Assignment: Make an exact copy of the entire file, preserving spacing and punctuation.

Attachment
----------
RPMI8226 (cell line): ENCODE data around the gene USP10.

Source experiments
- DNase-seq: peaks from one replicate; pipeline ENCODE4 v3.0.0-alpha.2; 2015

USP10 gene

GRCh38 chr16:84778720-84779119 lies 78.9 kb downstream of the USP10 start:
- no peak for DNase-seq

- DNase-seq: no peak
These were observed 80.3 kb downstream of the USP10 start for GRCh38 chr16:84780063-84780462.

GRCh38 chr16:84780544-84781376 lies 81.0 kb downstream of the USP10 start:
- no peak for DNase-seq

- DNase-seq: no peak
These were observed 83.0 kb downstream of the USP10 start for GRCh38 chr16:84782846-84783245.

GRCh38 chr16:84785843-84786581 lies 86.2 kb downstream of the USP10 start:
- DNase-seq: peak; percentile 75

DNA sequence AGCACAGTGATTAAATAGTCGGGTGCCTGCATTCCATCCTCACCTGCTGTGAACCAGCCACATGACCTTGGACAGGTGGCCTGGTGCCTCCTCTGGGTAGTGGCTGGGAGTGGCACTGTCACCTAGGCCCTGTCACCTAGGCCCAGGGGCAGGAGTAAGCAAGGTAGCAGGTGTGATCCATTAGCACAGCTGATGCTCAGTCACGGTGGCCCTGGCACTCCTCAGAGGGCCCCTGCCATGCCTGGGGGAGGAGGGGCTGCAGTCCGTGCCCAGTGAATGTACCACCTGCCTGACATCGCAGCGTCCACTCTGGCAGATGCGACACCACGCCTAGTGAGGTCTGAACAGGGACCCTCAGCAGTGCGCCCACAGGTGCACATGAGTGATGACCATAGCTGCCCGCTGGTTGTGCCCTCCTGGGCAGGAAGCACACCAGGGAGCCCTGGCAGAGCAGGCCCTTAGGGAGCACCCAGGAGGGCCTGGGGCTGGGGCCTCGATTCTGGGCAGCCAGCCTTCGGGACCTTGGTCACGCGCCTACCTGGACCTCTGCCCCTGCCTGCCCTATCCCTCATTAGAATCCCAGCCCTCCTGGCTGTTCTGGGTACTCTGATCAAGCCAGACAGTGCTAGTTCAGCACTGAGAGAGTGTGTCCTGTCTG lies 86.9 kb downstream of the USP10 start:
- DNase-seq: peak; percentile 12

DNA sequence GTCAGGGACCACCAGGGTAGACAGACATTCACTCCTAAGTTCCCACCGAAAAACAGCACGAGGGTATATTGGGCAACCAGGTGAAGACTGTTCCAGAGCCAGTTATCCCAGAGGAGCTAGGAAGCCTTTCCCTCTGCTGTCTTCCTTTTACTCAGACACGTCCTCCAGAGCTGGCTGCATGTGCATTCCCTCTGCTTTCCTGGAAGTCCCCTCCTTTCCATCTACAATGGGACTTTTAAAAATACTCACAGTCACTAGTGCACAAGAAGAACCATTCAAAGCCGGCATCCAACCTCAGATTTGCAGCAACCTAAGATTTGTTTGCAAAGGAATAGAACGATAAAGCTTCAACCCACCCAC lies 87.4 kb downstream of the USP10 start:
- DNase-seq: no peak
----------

RPMI8226 (cell line): ENCODE data around the gene USP10.

Source experiments
- DNase-seq: peaks from one replicate; pipeline ENCODE4 v3.0.0-alpha.2; 2015

USP10 gene

GRCh38 chr16:84778720-84779119 lies 78.9 kb downstream of the USP10 start:
- no peak for DNase-seq

- DNase-seq: no peak
These were observed 80.3 kb downstream of the USP10 start for GRCh38 chr16:84780063-84780462.

GRCh38 chr16:84780544-84781376 lies 81.0 kb downstream of the USP10 start:
- no peak for DNase-seq

- DNase-seq: no peak
These were observed 83.0 kb downstream of the USP10 start for GRCh38 chr16:84782846-84783245.

GRCh38 chr16:84785843-84786581 lies 86.2 kb downstream of the USP10 start:
- DNase-seq: peak; percentile 75

DNA sequence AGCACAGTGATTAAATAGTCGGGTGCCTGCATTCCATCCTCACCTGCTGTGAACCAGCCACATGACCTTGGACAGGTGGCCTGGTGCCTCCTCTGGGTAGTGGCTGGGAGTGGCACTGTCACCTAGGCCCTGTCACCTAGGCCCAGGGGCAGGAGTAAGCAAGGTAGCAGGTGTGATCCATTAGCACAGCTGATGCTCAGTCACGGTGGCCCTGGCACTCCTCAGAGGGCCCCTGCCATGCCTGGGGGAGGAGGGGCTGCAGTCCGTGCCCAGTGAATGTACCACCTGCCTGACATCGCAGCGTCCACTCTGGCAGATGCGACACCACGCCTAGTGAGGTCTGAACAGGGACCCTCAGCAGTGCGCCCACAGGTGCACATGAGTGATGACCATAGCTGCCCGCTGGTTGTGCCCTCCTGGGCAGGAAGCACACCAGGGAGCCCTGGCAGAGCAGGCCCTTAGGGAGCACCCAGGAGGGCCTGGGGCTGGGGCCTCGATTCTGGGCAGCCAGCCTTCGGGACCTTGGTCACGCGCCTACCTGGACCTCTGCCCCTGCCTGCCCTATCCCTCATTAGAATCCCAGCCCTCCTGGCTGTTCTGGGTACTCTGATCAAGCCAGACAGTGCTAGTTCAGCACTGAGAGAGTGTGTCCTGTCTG lies 86.9 kb downstream of the USP10 start:
- DNase-seq: peak; percentile 12

DNA sequence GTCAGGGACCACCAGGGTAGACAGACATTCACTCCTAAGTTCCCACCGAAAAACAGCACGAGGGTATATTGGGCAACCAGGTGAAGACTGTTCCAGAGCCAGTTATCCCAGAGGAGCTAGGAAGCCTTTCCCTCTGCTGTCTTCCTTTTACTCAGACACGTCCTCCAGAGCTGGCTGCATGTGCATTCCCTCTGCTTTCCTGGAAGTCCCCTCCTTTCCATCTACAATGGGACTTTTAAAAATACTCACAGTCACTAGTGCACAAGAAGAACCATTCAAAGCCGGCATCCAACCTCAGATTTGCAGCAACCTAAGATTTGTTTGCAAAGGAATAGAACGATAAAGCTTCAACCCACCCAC lies 87.4 kb downstream of the USP10 start:
- DNase-seq: no peak